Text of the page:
RUMFORD — Henry the injured Canada goose has vanished from his Androscoggin River home of two years.

But whether the goose with the broken wing met foul play or fowl play wasn’t known Tuesday.

“I fed him the morning of Jan. 27 and by 5 that evening he was nowhere to be found,” Alan Pratt of Mexico said by e-mail Tuesday morning.

“Either someone captured him or that big eagle got him,” Pratt said.

A bald eagle has been hanging around Henry’s “yard” in the river area between Pennacook Falls Dam and the spillway behind the Rumford Information Center.

“No feathers, no blood; nothing,” he said.

A fisher that had been hanging around the site hadn’t been seen for more than a month, but Pratt said the eagle was spotted there Tuesday morning.

“If the fisher had got it, then there would have been something there,” Pratt said.

“If a warden or someone else or the eagle got it, then more than likely there wouldn’t be anything,” Pratt said. “The eagle would have lugged him off.”

Henry’s 60 or so mallard buddies were still in the area.

However, with Henry gone, they spend their time along the ice in an adjacent canal when they’re not being fed at the center by Pratt and his girlfriend, Annette Pratt.

A broken right wing had kept the goose from migrating, and his speedy reflexes had prevented locals or Maine wardens from moving Henry to a wildlife rehabilitator or to the Maine Wildlife Park in Gray.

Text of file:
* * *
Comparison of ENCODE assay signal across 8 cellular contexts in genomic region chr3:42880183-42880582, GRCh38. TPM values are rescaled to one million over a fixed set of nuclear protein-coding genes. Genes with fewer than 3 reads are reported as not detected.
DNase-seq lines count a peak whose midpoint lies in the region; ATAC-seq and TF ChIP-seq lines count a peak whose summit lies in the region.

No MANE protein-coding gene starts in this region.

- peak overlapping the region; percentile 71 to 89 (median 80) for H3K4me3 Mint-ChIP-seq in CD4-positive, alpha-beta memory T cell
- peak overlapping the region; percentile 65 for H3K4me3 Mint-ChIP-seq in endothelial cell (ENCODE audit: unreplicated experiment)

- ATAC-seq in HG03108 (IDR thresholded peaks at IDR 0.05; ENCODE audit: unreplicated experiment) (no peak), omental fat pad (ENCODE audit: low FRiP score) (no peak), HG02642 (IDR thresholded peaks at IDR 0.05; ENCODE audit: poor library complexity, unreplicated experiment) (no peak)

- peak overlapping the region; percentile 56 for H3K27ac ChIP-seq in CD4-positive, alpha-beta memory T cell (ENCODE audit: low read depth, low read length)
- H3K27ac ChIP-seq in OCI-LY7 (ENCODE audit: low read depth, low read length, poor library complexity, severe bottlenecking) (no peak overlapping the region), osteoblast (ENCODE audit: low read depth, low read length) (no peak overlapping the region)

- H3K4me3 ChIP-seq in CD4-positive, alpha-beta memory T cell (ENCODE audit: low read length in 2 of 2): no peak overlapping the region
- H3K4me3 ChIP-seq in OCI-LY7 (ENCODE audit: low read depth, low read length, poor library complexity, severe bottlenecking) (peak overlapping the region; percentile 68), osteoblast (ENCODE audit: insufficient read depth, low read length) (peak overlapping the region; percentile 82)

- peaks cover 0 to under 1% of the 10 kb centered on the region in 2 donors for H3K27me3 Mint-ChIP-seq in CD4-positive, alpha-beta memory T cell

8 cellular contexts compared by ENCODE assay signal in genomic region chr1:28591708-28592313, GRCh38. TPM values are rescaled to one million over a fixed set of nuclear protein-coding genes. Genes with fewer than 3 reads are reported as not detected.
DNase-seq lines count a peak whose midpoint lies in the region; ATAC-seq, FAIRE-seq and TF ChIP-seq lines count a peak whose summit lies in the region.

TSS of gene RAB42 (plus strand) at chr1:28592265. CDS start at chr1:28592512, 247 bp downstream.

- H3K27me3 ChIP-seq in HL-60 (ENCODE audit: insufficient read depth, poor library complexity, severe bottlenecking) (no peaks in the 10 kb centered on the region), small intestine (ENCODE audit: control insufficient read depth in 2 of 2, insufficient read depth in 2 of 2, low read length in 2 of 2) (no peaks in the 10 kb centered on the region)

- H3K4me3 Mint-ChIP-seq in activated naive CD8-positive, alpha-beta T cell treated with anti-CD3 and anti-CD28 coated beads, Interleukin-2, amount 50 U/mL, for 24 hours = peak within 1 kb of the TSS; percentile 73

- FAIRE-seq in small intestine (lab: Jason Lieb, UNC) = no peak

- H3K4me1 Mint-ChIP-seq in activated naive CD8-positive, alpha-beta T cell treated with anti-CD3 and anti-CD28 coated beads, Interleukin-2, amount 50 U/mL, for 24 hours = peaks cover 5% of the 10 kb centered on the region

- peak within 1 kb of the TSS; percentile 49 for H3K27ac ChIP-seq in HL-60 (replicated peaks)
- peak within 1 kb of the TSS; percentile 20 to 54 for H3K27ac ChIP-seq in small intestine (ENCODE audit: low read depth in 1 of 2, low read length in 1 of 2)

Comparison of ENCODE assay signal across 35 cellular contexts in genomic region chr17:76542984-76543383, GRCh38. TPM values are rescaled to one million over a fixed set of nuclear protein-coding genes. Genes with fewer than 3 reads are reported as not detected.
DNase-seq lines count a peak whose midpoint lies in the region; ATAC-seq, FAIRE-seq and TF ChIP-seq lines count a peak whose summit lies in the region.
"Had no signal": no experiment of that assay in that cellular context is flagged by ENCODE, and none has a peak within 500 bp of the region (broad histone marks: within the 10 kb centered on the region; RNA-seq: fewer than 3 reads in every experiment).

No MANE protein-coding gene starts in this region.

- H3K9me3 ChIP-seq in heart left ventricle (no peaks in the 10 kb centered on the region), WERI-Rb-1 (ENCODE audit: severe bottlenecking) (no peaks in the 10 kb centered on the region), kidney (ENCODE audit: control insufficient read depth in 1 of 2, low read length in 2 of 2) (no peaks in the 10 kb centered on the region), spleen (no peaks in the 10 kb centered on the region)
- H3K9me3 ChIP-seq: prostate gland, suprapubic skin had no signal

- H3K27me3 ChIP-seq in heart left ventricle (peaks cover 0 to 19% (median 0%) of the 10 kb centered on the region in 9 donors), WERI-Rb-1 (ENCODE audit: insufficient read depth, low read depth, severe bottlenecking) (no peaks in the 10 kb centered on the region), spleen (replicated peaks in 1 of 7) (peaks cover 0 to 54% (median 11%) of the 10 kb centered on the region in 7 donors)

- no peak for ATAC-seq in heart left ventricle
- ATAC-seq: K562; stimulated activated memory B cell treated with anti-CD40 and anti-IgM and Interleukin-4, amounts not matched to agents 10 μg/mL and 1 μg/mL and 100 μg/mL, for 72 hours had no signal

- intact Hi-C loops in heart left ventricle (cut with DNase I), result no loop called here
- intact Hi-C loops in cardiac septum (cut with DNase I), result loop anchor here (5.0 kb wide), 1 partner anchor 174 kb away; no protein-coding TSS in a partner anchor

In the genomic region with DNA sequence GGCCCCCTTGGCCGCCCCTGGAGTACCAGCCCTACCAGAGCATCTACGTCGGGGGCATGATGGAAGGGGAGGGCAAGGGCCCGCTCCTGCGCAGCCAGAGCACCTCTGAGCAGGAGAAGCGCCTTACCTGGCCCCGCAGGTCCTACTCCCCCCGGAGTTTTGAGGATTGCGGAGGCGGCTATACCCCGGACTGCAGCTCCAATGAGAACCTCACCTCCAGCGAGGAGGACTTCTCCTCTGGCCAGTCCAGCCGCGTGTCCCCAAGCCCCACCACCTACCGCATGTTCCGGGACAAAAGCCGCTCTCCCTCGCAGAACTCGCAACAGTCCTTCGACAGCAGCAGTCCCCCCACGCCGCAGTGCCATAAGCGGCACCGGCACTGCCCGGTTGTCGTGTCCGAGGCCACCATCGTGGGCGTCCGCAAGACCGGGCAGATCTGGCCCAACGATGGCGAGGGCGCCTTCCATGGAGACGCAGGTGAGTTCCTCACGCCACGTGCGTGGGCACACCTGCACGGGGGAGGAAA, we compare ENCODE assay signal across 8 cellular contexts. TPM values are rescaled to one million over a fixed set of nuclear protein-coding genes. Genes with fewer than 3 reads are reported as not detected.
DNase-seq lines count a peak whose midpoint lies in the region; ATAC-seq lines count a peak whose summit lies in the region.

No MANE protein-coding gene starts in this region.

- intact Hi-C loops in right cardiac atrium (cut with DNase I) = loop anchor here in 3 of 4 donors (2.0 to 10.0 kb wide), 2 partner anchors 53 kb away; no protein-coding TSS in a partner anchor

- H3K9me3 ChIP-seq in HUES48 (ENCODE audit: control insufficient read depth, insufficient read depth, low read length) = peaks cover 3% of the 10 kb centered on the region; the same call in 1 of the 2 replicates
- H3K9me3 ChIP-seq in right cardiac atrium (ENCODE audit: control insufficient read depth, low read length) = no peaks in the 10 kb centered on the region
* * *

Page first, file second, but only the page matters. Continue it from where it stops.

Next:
Unable to retrieve Henry, the Pratts and others decided to feed the goose after researching its nutritional needs.

Alan Pratt said people have checked downriver for Henry as far as the Canton Point Road in Dixfield and Canton, but have yet to find him or any evidence of his possible demise.

“I know the bald eagle is a big predator of many animals,” Pratt said. “I have seen shows where the eagle can lift and take animals almost twice their size.”

State wildlife biologist Chuck Hulsey of Strong said Tuesday afternoon that Pratt’s bald eagle theory had merit.

“It’s very, very likely,” Hulsey said. “We’ve got plenty of eagles around. Yeah, it’d be very likely that that would happen, which is probably not the worst outcome in the world.”

Had Henry been captured, he’d have lived out his life in rehab, because wing injuries usually can’t be fixed, Hulsey said.

Bald eagles are “a major predator on ducks along the coast, even perfectly healthy ducks that are under stress from the winter,” he said. “They feed a lot on perfectly healthy ducks.”

Hulsey said the eagle would also readily feed on Henry’s mallard buddies, which the Pratts verified.

“We watched the eagle go after a duck a couple of weeks ago,” Alan Pratt said.

“The duck used herself as a decoy and let the eagle go after her and she out-flew him. She took the eagle over Rumford and Mexico and returned without the eagle.”

For the Pratts, who have nurtured Henry and fed him and the mallards for two years and watched his antics and unsuccessful attempts to migrate, Henry’s disappearance has been like losing a family member.

“We go there each day to feed the ducks in hopes that Henry just got mislocated again like he has a few times in the past,” Alan Pratt said.

“We were always able to find him so we could get food to him, but this time, no sight of him since Jan. 27,” he said.

“So, if he is still alive along the river someplace, he will probably die of starvation, anyways,” Pratt said.

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